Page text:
##      [,1]        [,2]            
## [1,] "Latonia"   "Lamer "        
## [2,] "Verlie"    "Van Der Vales "
## [3,] "Branden"   "Bohner "    
### ...

## Trim trailing spaces (a substitute step " " for "")
first_last[,2] <- trimws(first_last[,2])

## Combine in dataframe
attendee_data <- data.frame(first_name = first_last[,1],
                            last_name = first_last[,2],
                            email = emails)
##    first_name     last_name                       email
## 1     Latonia         Lamer
## 2      Verlie Van Der Vales    
## 3     Branden        Bohner
## ...

To understand this code completely you only need to understand one Regex that describes an email: [A-Za-z0-9.]+@[A-Za-z0-9.]+.

In English this says: * [A-Za-z0-9.] A Character that is an upper or lower case letter, number, or a dot. + one or more times. * @ followed by an @ * [A-Za-z0-9.] followed by a character that is an upper or lower case letter, number, or a dot. + one or more times.

Notice how only by extracting and substituting away the emails, were we free to apply a simple strategy of ‘splitting on the first space’ to solve the remainder of the problem.

Other things to note: * It is possible to write this in similar #tidyverse style code using only tidyr::extract, and tidyr::separate. That would have made for more difficult commentary, and so is left as an exercise to the reader. * It is possible to solve the whole problem in one monstrous abomination of a Regex, but you wouldn’t bother.1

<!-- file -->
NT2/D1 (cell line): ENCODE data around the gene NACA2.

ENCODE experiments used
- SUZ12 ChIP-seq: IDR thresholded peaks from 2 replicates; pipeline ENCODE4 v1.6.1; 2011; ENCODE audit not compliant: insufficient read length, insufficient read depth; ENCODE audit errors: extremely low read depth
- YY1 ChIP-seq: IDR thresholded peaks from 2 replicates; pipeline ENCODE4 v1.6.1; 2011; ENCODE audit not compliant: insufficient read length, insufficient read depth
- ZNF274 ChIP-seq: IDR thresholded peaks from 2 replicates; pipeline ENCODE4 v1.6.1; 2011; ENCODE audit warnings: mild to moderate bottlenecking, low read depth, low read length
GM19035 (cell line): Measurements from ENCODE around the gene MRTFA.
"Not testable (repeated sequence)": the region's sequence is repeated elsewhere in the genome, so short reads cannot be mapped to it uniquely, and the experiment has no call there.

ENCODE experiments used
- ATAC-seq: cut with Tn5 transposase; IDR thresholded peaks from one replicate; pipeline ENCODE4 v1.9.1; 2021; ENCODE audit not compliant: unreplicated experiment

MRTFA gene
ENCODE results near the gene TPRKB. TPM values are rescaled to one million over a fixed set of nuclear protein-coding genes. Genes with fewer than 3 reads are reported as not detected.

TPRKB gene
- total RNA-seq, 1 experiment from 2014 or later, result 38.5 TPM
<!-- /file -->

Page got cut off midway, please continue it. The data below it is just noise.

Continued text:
4 Copy

Matthew Lincoln's 'clipr' is the unsung hero of many #rstats packages including 'reprex' and 'datapasta'

Figure 4: Matthew Lincoln’s ‘clipr’ is the unsung hero of many #rstats packages including ‘reprex’ and ‘datapasta’

5 Paste

whistling resumes

Figure 5: whistling resumes


How nice is it to be able to harness the scything power of R without having to deal with yet another data import/export problem? Does anyone else ever wonder about a world where programs are not so precious about their data, and we could just tell a computer: “Pipe data from my last Slack message into RStudio please.” and it JUST DOES IT. I’m all for data security, but within my own system I don’t need a disparate set of fortresses accessible to each other only by cumbersome protocol. I want my apps to form a team that cooperates freely under the banner of me getting shit done.

Header image credit: By Jot Powers, 1/2006, CC BY-SA 2.5,

  1. For the Stack Overflow crowd: first_last_email <- str_match(flat_name_email, "(^[A-Za-z]+)\\s+((?:[A-Za-z]+\\s+)+)([A-Za-z0-9.]+@[A-Za-z0-9.]+$)")↩︎


If you see mistakes or want to suggest changes, please create an issue on the source repository.


Text and figures are licensed under Creative Commons Attribution CC BY 4.0. Source code is available at, unless otherwise noted. The figures that have been reused from other sources don't fall under this license and can be recognized by a note in their caption: "Figure from ...".


For attribution, please cite this work as

McBain (2018, June 24). Before I Sleep: Crushing the Contact Details file with #rstats. Retrieved from

BibTeX citation

  author = {McBain, Miles},
  title = {Before I Sleep: Crushing the Contact Details file with #rstats},
  url = {},
  year = {2018}